Students experiencing homelessness have academic outcomes well below those of students who are housed.
Students experiencing homelessness have academic outcomes well below those of students who are housed. They are far more likely to score low on state proficiency tests, miss days of school and fail to graduate on time. They also fare worse academically than low-income students who are housed.
Those are just some of the key findings within a new comprehensive analysis of state student homelessness data released today by Building Changes, as part of our Schoolhouse Washington project. Our report offers further evidence of the inextricable tie between housing stability and a student’s educational success.
Using raw data that the state Office of Superintendent of Public Instruction provided to us, we analyzed trends and characteristics of student homelessness; compared academic outcomes among students who are homeless, housed and low-income; and disaggregated outcomes by race/ethnicity and nighttime residence.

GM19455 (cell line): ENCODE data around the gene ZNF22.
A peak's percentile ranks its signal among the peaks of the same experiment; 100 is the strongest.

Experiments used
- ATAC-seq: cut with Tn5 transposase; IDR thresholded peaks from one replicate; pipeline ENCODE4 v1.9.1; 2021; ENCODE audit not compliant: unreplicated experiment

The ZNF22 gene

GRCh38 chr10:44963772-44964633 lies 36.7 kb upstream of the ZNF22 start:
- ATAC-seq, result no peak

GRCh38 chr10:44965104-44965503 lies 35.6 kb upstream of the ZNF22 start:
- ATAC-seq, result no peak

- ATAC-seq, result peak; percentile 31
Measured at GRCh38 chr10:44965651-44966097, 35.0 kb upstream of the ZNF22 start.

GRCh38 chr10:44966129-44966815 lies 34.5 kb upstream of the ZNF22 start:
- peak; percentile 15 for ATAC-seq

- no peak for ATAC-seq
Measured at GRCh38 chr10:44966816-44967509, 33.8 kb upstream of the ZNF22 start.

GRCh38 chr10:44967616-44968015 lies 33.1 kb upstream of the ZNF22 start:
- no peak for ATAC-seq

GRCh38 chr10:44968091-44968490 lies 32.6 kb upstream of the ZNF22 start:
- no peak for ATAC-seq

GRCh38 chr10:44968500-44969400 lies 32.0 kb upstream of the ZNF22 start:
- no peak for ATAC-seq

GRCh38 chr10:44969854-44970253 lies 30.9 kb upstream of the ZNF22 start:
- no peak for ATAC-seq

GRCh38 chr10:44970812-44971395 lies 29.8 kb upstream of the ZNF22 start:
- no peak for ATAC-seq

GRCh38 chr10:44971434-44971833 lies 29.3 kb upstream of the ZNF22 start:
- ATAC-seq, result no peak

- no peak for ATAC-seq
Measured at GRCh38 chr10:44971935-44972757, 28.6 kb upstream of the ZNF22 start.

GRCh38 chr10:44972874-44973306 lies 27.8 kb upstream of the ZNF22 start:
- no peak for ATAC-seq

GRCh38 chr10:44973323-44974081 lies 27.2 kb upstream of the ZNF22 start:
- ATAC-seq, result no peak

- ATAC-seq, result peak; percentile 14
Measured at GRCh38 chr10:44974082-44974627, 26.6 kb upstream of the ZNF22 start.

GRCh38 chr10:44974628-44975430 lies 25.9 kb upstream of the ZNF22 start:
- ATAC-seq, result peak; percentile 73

In producing this report, Building Changes declares a renewed urgency to further evaluate and address the overrepresentation of students of color in the homeless population. Our analysis finds that six of every 10 students experiencing homelessness in our state are students of color. The student homelessness rate is higher or substantially higher among students who are Black/African American, Native Hawaiian/Other Pacific Islander, American Indian/Alaska Native, Hispanic/Latino, or two or more races when compared to white students.
The report also concludes that students experiencing homelessness who are doubled-up (staying with others due to loss of housing, economic hardship or a similar reason) have similarly poor academic outcomes as those living in hotels/motels, in shelters and unsheltered.
Our Schoolhouse Washington project aims to improve housing stability and advance educational success for the more than 40,000 students experiencing homelessness in our state—about half of whom are grade 5 or younger.